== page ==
Indigenous claims to native crops and plant genebanks: a case study from Peru
Carneiro Dias, Camila
Conceição da Costa, Maria
MetadataShow full item record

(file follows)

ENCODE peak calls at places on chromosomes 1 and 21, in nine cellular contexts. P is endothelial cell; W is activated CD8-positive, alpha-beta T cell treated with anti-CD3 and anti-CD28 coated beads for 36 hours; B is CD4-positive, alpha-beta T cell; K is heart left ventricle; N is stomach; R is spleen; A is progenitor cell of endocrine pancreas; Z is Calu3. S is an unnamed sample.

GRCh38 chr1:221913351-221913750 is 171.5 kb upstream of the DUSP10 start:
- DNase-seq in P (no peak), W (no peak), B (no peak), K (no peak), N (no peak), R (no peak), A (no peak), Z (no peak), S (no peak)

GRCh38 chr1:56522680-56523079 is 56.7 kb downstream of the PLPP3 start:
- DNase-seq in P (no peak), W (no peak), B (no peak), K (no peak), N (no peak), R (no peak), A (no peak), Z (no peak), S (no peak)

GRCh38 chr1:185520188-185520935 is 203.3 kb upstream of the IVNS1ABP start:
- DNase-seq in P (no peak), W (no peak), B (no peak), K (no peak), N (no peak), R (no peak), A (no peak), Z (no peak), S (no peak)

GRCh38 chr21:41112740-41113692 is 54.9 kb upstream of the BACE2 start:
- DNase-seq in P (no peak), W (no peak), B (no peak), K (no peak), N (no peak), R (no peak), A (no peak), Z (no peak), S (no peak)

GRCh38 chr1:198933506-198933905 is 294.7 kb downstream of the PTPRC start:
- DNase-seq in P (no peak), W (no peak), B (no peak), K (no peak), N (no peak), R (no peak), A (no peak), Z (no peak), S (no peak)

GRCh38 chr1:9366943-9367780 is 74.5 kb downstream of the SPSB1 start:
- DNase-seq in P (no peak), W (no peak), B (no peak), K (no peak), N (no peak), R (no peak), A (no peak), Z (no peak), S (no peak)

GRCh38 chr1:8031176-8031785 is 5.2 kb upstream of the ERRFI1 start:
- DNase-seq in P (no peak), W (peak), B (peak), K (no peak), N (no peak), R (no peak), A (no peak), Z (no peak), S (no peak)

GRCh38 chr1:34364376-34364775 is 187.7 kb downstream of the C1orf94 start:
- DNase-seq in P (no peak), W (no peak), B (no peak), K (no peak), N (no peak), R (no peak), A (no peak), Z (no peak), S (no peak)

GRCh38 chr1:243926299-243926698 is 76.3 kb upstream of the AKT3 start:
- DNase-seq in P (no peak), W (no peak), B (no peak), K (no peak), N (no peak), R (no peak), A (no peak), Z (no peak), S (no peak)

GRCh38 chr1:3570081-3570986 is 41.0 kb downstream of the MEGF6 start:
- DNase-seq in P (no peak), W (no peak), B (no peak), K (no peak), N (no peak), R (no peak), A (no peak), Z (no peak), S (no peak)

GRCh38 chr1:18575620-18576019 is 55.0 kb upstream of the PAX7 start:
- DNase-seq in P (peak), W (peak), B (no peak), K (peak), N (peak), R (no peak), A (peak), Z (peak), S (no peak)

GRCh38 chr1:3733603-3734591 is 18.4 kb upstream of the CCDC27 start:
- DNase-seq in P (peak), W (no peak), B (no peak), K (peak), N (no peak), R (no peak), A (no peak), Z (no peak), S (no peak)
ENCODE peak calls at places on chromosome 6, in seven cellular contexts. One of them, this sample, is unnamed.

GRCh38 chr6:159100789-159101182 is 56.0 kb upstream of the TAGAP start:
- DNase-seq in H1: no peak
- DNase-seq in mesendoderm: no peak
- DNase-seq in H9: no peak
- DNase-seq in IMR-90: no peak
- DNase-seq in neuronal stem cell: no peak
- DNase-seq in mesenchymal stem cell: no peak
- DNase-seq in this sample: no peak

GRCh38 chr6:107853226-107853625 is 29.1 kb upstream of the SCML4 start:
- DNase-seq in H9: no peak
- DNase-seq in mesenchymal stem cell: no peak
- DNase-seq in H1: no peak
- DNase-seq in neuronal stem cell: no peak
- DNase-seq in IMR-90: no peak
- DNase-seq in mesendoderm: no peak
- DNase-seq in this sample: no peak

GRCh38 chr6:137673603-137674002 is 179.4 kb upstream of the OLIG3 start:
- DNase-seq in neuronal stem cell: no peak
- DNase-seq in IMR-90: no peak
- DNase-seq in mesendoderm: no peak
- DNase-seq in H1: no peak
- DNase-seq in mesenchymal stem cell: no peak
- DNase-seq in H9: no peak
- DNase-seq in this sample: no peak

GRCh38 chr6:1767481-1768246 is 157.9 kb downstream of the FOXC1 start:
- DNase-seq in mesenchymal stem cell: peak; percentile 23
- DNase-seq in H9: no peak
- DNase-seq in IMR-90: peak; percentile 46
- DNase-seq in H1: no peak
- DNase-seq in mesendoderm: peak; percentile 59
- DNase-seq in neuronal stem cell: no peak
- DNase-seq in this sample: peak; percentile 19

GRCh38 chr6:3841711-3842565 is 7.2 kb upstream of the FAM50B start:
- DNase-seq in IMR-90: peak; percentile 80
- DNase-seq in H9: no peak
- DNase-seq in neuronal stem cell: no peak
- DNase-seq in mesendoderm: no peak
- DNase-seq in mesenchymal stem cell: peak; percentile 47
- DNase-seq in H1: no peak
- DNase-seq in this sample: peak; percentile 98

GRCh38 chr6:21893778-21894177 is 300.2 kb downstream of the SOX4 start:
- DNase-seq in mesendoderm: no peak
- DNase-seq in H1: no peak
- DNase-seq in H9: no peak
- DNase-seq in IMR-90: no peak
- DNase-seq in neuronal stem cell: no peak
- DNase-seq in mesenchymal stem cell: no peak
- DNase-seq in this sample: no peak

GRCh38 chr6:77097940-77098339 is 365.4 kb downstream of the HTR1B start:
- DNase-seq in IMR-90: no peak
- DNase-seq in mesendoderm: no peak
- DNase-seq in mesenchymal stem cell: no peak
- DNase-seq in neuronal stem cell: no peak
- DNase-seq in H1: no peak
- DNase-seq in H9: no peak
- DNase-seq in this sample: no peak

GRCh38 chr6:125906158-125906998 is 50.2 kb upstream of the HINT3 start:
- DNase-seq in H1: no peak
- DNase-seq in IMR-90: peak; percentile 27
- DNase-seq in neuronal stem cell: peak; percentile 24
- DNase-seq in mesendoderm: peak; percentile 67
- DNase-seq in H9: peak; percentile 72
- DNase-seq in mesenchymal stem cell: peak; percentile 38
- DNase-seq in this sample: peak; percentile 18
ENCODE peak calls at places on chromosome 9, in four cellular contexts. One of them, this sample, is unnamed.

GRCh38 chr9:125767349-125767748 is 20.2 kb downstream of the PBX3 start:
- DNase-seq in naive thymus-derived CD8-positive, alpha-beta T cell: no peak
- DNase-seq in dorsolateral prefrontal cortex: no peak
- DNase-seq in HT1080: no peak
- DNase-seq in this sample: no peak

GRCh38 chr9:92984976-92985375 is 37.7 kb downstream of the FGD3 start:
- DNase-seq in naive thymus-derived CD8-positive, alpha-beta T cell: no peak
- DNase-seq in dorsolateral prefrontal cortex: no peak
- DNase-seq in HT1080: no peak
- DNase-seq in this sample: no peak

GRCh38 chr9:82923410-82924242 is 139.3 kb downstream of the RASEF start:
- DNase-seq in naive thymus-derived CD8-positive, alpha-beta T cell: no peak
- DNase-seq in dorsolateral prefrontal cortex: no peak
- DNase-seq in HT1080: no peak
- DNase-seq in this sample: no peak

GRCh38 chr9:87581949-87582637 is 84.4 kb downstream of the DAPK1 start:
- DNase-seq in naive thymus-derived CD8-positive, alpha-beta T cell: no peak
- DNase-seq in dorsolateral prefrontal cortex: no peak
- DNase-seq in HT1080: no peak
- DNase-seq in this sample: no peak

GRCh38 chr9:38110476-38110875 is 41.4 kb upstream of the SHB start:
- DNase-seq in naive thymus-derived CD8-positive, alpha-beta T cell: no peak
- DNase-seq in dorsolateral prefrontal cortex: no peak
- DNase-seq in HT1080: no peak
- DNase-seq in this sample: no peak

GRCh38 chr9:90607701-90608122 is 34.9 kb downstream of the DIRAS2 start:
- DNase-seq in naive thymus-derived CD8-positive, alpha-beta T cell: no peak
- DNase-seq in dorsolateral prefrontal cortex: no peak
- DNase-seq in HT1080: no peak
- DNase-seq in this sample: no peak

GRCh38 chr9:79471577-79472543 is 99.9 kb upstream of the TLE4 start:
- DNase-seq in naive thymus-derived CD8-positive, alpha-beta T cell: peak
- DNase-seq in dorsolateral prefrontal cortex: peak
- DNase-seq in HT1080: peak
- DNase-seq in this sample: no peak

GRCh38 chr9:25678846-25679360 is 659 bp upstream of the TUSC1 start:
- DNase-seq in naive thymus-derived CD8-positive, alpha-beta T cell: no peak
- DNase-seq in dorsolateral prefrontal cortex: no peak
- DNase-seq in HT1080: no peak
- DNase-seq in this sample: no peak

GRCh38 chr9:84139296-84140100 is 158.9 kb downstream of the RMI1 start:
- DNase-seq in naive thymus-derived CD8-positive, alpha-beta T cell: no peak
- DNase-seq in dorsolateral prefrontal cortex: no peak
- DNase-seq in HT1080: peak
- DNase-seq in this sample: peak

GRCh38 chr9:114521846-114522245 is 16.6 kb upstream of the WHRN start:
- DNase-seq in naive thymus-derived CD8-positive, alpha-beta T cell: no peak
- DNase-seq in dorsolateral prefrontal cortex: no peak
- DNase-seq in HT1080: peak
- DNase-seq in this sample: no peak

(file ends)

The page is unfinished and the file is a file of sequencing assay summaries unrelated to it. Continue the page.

The idea of benefit-sharing has, over the past fifteen years, taken hold in several prominent arenas of research and development, from pharmaceutical, oil, and mineral prospecting to human genetic research. Broadly, the idea refers to a commitment to channel some kind of returns - whether monetary or non-monetary - back to a range of designated participants: “affected” parties, source communities or source nations, participants in clinical trials, patient groups etc. Derived from stakeholder theory and post-neoliberal attempts to frame market-based activity into presumed social and environmental ends (Hayden, 2003, 2007), benefit-sharing is often framed simultaneously as: a matter of justice, as a proxy for property rights, and as a “non-market” tool for redistributing value production. The politics, ethics, and practice of benefit-sharing have been elaborated most thoroughly, though not exclusively, in the realm of biological resources. Here, the promise of equitable returns to source communities and source nations was institutionalized as a multilateral principle for the sustainable management of biodiversity in the 1992 UN Convention on Biological Diversity (CBD). In this arena, and increasingly in others1, a broad commitment to benefit-sharing is installed through a number of mechanisms: licensing agreements and royalty-sharing contracts; academic research protocols; ethical guidelines for corporation’s “good-practices”; multilateral mandates; government regulation and legislation. In 1992, in the face of considerable opposition from Northern interests, the Convention on Biological Diversity (CBD) came into force and recognized states’ sovereign rights over their natural and biological resources. Although the convention was apparently beneficial and championed by many southern activists, environmentalists and scholars, Dorsey (2000) argues that christening plants as property underneath jurisdiction of the state was a “mixed blessing”: member nations were formally given what was arguably already theirs and simultaneously obligated to erect sufficient regulatory infrastructure to protect these resources from expropriation. In 2001, almost ten years after the publication of CBD, the International Treaty on Plant Genetic Resources for Food and Agriculture (FAO International Treaty) was adopted by the FAO2, highlighting very similar principles regarding the protection of farmer's rights. The FAO International Treaty recognises past, present and future contributions of farmers in all regions of the world in conserving, improving and making available plant genetic resources for food and agriculture. Like the CBD, the FAO International Treaty does not define the concept, but states explicitly that the responsibility for implementing its provision on farmers’rights rests with national governments. Governments are free to choose the measures they consider appropriate, according to their needs and priorities, as long as specific attention is given to the protection of traditional knowledge, fair and equitable distribution of benefits derived from the use of plant genetic resources and participation in decision-making processes (Muller, 2006 ). Fifteen years of CBD-sanctioned experiments have made evident the many difficulties that the principle of benefit-sharing is likely to confront. In this domain, matters of sovereignty mix with the delicate questions not just of “how much” should be shared, but with whom, and on what basis. In fact, a number of inter-related problems and questions arise provocatively alongside the ascendant politics of benefit-sharing: what kind of entitlement is benefit-sharing and what a benefit is (technology transfer, royalty payments, infrastructure building, community development projects)? Who counts as a benefit-recipient (national biodiversity institutes, some communities and not others, developing country scientists)? What principles and mechanisms - ethics, legal rights, trade, contract - shall guarantee such redistributions and render it in practice? These are not simple questions but conceptual matters that suggest significant gaps at the interface of conventional frameworks of community, nation, market, and rights. According to Hayden (2003), one way to look for an answer to the question of what benefit-sharing is, is to think about what it is not. In this vein, she traces the relation between intellectual property rights (IPR) and benefit-sharing. For her, although the relationship between the politics of benefitsharing and intellectual property is complex and under constant re-negotiation, where biologicals resources are concerned, benefit-sharing relies on the concept of IPR but is not at all isomorphic to it. She reminds that, intellectual property itself (as patents for example) is rarely, if ever, considered part of the package of goods to be redistributed to benefit-recipients. Benefits are, in other words, posed mainly as compensation tools, but not as rights. Similarly, for De Jonge and Korthals (2006), the present benefit-sharing application as an instrument for compensation or exchange is quite narrow and has very little to do with the concepts of distributive justice or community participation. It means that most existing mechanisms of benefit-sharing are downstream focused (at the end of the research and development pipeline) and the idea of shared decision-making regarding the technological utilization of the resources is, most of the times, not part of the deal. In Peru, a series of recent laws and regulations address the protection of traditional knowledge related to biological resources. The right to participate in the fair and equitable sharing of benefits derived from access to and use of plant genetic resources has been recognized in a series of laws and regulations. Most importantly, Law 27811 for the Protection of Collective Knowledge of Indigenous People, published in 2002, is a milestone in this regard. Specific projects which involve accessing and using farmers’ seeds and genetic resources and their related traditional knowledge have also incorporated benefit sharing conditions and commitments. For all these reasons, it is certainly worthwhile to question how feasible and effective is the paradigm of “benefit-sharing” in promoting biodiversity conservation, indigenous rights recognition and community development. In other words, to investigate what does this entitlement really mean for countries, corporations and holders of biological resources and traditional knowledge worldwide: a fundamentally new way of introducing equity into the market place or just business as usual with a politically correct face (Peterson, 2001)? Through the lens of a recent benefit-sharing agreement that took place in Peru, some distinct but related questions are asked, in an attempt to enhance understanding of these complex issues. First: did this agreement actually secured fair and equitable benefits for holders of traditional knowledge, and if not, which aspects require further attention? Second, what could we possibly learn from the negotiating process to develop a benefit-sharing agreement that can usefully be applied in similar situations? The analyzed cases is the rapatriation agreement of a native potato germplasm bank negotiated in 2004 between the International Potato Center (CIP), which comes to be a member of the alliance of the 15 centers of the Consultative Group on International Agricultural Research (CGIAR), and the Quechuas Communities of the Potato Park, represented by an indigenous NGO, ANDES. Information for the case study came from both secondary and primary sources. Primary data was gathered during field research in Peru, in June, 2007. The methodological approach was mostly qualitative and included guieded visits to the International Potato Center in Lima and to the communities of the Potato Park, near Cusco, as well as in-depth interviews with key-actors from both organizations. Besides, a group of actors closely related to the general scope of benefit-sharing regulation and traditional knowledge protection in Peru was also interviewed. These included policy-makers, scholars, NGO attorneys and private sector representatives3. This paper is structured as follows: this introduction has presented the research goal and its methodological choices. Next section presents a general view of the current regulatory framework for indigenous knowledge protection and benefit-sharing related to biological resources in the international level and in Peru. Section 3 presents the case-study – the repatriation agreement between CIP and the Quechua communities from the Potato Park and discusses its main implications. Finally, last section presents some concluding remarks about the case-study.